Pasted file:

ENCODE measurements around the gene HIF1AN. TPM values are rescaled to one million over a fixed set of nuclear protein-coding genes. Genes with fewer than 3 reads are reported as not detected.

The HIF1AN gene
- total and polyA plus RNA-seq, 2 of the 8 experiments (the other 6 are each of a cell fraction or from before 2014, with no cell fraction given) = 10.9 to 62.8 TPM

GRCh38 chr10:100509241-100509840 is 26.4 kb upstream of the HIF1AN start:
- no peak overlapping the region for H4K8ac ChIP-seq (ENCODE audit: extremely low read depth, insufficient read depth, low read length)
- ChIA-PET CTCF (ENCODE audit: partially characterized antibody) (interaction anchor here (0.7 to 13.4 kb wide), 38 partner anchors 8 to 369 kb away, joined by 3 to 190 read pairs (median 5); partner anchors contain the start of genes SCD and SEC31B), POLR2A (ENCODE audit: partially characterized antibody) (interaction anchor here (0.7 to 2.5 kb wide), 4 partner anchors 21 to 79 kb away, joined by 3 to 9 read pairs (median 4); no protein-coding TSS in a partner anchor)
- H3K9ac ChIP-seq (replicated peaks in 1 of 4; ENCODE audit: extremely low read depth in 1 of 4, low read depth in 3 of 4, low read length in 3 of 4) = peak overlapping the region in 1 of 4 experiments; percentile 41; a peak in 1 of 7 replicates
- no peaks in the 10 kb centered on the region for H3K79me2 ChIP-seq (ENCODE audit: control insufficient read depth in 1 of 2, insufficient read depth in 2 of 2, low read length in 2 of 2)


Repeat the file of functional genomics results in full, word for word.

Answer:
ENCODE measurements around the gene HIF1AN. TPM values are rescaled to one million over a fixed set of nuclear protein-coding genes. Genes with fewer than 3 reads are reported as not detected.

The HIF1AN gene
- total and polyA plus RNA-seq, 2 of the 8 experiments (the other 6 are each of a cell fraction or from before 2014, with no cell fraction given) = 10.9 to 62.8 TPM

GRCh38 chr10:100509241-100509840 is 26.4 kb upstream of the HIF1AN start:
- no peak overlapping the region for H4K8ac ChIP-seq (ENCODE audit: extremely low read depth, insufficient read depth, low read length)
- ChIA-PET CTCF (ENCODE audit: partially characterized antibody) (interaction anchor here (0.7 to 13.4 kb wide), 38 partner anchors 8 to 369 kb away, joined by 3 to 190 read pairs (median 5); partner anchors contain the start of genes SCD and SEC31B), POLR2A (ENCODE audit: partially characterized antibody) (interaction anchor here (0.7 to 2.5 kb wide), 4 partner anchors 21 to 79 kb away, joined by 3 to 9 read pairs (median 4); no protein-coding TSS in a partner anchor)
- H3K9ac ChIP-seq (replicated peaks in 1 of 4; ENCODE audit: extremely low read depth in 1 of 4, low read depth in 3 of 4, low read length in 3 of 4) = peak overlapping the region in 1 of 4 experiments; percentile 41; a peak in 1 of 7 replicates
- no peaks in the 10 kb centered on the region for H3K79me2 ChIP-seq (ENCODE audit: control insufficient read depth in 1 of 2, insufficient read depth in 2 of 2, low read length in 2 of 2)